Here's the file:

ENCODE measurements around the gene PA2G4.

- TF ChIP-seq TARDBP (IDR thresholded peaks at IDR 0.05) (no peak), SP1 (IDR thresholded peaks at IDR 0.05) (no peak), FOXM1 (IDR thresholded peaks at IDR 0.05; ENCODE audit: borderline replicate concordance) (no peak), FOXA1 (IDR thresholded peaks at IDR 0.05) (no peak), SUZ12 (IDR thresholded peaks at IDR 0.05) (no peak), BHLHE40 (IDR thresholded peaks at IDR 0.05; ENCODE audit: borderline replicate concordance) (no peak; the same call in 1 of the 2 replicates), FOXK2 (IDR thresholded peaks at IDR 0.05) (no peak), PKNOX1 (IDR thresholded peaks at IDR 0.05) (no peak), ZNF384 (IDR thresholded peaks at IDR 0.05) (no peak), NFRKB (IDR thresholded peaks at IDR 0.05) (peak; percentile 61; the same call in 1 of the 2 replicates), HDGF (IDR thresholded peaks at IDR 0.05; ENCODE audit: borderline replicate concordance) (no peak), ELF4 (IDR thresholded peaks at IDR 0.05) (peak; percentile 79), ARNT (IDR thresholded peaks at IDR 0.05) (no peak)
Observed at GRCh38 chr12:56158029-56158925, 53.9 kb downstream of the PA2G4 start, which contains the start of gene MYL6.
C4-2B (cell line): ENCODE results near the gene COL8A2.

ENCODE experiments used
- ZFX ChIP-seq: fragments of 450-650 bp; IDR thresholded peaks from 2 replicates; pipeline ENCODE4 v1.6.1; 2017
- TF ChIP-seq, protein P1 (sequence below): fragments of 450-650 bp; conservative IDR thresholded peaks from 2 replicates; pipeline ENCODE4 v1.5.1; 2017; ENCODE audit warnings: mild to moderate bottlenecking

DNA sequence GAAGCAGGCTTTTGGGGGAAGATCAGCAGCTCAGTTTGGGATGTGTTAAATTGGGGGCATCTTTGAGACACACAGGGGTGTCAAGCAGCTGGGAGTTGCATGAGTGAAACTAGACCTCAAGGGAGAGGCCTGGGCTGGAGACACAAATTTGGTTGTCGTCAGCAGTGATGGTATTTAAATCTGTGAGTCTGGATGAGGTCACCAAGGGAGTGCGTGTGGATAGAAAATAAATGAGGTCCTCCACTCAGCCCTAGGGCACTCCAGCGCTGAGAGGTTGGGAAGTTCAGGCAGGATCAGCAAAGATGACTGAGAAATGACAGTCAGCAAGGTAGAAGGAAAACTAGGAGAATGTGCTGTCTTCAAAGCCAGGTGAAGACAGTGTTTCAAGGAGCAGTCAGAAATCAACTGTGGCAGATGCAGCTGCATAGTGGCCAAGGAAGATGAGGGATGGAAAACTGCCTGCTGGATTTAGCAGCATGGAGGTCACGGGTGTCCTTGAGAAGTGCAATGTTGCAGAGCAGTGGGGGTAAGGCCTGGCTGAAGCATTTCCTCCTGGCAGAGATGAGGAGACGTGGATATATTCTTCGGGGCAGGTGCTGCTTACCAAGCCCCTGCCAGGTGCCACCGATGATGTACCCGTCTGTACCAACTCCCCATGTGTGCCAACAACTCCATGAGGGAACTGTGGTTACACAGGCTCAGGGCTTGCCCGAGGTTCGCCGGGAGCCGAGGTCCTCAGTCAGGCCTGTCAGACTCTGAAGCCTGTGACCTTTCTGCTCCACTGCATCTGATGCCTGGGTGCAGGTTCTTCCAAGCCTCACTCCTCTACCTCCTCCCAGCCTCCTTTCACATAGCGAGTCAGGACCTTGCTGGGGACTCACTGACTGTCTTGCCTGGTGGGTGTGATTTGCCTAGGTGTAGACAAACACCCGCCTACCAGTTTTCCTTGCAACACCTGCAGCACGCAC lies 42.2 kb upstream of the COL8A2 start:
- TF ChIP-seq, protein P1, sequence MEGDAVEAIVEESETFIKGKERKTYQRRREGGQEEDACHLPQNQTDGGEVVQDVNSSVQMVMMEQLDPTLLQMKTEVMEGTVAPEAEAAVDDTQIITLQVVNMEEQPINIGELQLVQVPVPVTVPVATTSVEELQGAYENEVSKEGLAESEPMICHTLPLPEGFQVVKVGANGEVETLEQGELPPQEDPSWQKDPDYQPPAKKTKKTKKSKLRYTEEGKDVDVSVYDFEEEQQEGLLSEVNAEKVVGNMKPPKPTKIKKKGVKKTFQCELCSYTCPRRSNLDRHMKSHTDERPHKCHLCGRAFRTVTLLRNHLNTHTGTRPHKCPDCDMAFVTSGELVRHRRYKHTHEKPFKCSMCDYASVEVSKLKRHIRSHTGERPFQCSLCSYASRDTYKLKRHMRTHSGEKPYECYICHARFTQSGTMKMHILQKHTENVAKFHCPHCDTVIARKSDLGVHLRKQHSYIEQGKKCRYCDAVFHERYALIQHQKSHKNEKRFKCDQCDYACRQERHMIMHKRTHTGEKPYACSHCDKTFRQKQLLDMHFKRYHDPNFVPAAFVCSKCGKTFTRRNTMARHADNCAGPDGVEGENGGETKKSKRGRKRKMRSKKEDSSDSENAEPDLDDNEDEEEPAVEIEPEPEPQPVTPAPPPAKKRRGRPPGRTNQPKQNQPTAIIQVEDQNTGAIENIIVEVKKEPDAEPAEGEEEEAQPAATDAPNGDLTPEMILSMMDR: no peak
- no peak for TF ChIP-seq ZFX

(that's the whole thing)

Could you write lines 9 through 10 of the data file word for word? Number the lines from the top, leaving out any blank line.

- TF ChIP-seq, protein P1, sequence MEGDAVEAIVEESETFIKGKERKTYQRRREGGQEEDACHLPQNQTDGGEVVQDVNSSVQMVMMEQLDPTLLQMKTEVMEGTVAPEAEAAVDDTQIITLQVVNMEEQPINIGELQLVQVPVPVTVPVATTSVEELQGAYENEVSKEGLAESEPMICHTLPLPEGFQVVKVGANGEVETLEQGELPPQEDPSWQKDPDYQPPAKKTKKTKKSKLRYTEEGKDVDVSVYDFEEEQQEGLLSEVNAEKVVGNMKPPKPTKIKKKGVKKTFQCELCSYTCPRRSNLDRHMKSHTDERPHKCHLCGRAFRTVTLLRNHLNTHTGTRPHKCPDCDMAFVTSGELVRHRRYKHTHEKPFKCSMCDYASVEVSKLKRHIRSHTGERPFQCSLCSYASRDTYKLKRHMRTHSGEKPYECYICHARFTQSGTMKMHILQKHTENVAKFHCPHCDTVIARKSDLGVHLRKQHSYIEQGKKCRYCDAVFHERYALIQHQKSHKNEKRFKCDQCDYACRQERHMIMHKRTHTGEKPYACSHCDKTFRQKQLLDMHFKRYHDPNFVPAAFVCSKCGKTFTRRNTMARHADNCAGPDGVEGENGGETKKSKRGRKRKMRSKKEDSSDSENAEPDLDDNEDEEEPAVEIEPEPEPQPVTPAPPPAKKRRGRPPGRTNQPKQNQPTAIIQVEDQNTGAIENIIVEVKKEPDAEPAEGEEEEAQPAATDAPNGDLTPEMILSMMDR: no peak
- no peak for TF ChIP-seq ZFX